How Cubans See the Crisis in Venezuela / Iván García

Leopoldo López, kisses the Venezuelan flag shortly after arriving at his home in Caracas. After serving nearly 4 years of a 13 year sentence for “arson and conspiracy” he was sent home under house arrest.

Iván García,  11 July 2017 —  After painting the facades of several buildings along 10 de Octobre street, the workers of the brigade shelter from the terrifying heat in doorways, eating lunch, having a smoke or simply chatting.

These days, in Havana’s La Vibora neighborhood, in the area between Red Square and the old Bus Terminal, there is a hive of workers dedicated to converting the one-time terminal into a cooperative taxi base.

The work includes asphalting the surrounding streets and a quick splash of cheap paint on the buildings along the street.

“They say that Raul Castro or Miguel Diaz-Canel is going to come to visit the Luis de La Puente Uceda Limited Access Surgical Hospital and to inaugurate the taxi base,” says a worker sweating buckets.

When they finish talking about the poor performance of the national baseball team against an independent league in Canada, a group of workers comment on the street protest that have been going on for more than a month, led by the opposition in Venezuela, and how much the economy and energy picture of Cuba could be affected.

Yander, in dark blue overalls, shrugs his shoulders and responds, “I don’t follow politics much. But I hear on the news is that place (Venezuela) is on fire. According to what I understood, the Venezuela right is burning everything in their path. They’re as likely to burn a market as they are some guy for being a chavista [supporter of Maduro’s government]. If Maduro falls off his horse, things are going to get ugly in Cuba. The oil comes from there

Opinions among the workers, students, food workers consulted about Venezuela, demonstrates a profound disinterest in political information among a wide sector of the citizenry.

Younger people are active in social networks. But they pass on political content. Like Susana, a high school student, who with her smartphone is taking a selfie which eating chicken breasts in a recently opened private care, to post later on Instagram. When asked about the Venezuela challenge, she answers at length.

“You can’t fight with a political grindstone. What are you going to resolve with that. You’re not going to change the world and you can make problems for yourself. I heard about Venezuela on [the government TV channel] Telesur, but I don’t know why they started the protests. Nor do I know why there have been so many deaths. The only thing I know is that Cuba is strongly tied to Venezuela by oil. And if the government changes, if those who come, if they are capitalists, they will stop sending us oil. So I want Maduro to remain in power,” explains Susana.

Not many on the island analyze the crisis in Venezuela in a wider context. The South American nation is trapped between the worst government management, a socialist model that doesn’t work, and the hijacking of democratic institutions.

Ordinary Cubans don’t know to what point the Castro regime is involved in the design of the the local and continentals strategies of Chavismo. Opinion in Cuba is fueled by a myopic official press and Telesur, a propagandistic television channel created with the petrodollars of Hugo Chavez and Rafael Correa.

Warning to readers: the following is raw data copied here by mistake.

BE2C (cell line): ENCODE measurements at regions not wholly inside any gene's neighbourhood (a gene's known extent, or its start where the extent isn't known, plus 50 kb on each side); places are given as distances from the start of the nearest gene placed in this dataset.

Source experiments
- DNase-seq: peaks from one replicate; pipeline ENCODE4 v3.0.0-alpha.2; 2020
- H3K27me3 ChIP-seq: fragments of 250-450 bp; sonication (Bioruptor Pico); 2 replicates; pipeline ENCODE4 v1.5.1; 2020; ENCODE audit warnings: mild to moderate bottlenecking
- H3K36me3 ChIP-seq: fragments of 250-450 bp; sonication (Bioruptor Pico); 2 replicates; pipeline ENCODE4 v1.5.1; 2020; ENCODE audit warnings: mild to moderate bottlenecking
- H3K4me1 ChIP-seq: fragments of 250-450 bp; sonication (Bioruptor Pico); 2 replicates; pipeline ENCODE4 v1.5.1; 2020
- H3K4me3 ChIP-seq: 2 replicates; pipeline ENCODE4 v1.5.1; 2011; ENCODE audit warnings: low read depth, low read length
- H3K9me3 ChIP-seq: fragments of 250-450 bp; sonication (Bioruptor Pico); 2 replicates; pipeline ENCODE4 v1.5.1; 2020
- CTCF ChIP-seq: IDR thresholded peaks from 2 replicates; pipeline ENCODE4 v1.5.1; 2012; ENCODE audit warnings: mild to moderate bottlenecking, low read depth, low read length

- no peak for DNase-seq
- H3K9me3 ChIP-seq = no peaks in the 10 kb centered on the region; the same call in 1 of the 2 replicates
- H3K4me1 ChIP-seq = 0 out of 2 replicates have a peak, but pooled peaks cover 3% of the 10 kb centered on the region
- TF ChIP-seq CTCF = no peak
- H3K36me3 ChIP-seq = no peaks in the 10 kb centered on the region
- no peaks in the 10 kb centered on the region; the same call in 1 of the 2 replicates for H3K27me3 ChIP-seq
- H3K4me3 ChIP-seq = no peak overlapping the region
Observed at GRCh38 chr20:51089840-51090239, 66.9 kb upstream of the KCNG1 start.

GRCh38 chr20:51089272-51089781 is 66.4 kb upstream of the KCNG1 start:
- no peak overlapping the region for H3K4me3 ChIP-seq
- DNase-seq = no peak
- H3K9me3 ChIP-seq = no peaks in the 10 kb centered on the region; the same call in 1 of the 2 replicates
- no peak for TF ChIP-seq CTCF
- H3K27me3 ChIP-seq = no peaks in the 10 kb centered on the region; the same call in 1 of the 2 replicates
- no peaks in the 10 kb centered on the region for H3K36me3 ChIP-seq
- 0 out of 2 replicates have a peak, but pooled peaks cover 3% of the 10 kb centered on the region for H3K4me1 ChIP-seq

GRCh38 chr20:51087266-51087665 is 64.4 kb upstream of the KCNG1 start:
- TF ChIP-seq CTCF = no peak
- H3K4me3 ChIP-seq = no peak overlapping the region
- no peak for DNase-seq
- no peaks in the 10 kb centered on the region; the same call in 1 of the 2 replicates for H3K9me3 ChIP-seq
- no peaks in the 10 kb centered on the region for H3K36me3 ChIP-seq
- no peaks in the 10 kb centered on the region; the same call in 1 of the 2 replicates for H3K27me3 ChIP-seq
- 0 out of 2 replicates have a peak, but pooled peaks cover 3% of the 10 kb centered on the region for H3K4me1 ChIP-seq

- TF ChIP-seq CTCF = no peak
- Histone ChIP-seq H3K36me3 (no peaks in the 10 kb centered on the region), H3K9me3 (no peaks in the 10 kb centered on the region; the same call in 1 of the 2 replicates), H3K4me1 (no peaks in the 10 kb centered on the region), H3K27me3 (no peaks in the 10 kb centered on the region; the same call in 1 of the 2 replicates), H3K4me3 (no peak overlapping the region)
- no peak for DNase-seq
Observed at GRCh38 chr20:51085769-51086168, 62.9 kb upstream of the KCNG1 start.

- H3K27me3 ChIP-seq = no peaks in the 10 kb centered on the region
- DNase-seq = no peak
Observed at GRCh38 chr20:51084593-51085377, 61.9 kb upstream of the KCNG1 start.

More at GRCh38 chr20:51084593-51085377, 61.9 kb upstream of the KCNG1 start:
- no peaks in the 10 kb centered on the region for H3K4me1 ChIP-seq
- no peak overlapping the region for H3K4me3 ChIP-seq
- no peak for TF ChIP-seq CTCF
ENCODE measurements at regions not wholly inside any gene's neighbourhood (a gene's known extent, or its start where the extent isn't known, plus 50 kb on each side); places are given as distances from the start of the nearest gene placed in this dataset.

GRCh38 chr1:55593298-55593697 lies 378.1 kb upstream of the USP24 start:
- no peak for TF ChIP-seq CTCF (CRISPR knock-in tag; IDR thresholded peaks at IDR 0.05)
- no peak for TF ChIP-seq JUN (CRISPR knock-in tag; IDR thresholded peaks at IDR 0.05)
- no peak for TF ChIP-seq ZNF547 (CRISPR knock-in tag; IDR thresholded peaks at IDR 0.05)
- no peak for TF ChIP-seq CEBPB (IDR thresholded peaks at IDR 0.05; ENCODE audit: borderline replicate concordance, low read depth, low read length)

Except for specialists and people who look for information in other sources, most of the Cuban population believes that the violence originates with the opposition, classified as terrorists and fascists by the official media.

They know nothing of the fracture within chavismo itself, as in the case of Attorney General Luisa Ortega or the former Interior Minister Miguel Torres. Nor that at least 23 of the 81 who have died in more than ninety days of protests, was due the excessive use of violence by the Bolivarian National Guard.

Alexis, a private taxi driver, believes that the state press sweeps under the carpet any news that shows the brutality of the chavista regime. His concern is that “if they’re fucked, we’re fucked too. Man, then the blackouts will start, the factory closures, and eating twice a day will be a luxury. There’s no certainty about the origins of what is happening in Venezuela. I suppose the Venezuelans would like to free themselves from a system like ours. If they manage to do it then Cuba isn’t going to know what to do with itself.”

A wide segment of Cubans think that if the street protests in Venezuela end up deposing Maduro, given the domino effect, hard times will return to the Cuban economy.

“These people (the regime) have never done things well. That is why they are always passing the hat to survive or live off favors from others. We have not been able to made the earth produce. Everything we have we export. We are a leech. Thanks to the Venezuelan oil and the dollars that come from relatives in Miami, the country has not sunk into absolute misery,” points our Geraldo, an elderly retiree.

Geraldo clarifies, “It’s not out of selfishness, political blindness or love of Maduro that many Cubans are betting on the continuity of chavismo. It’s pure survival instinct.”

And the fact is that the economy has not yet hit bottom. Statistics and predictions forecast new adjustments and an economic setback if there is a change of government in Miraflores Palace.

Cuba is still not at the level of Haiti, the poorest country in Latin American, but it is headed that way. As the former USSR was, Venezuela is our lifeline.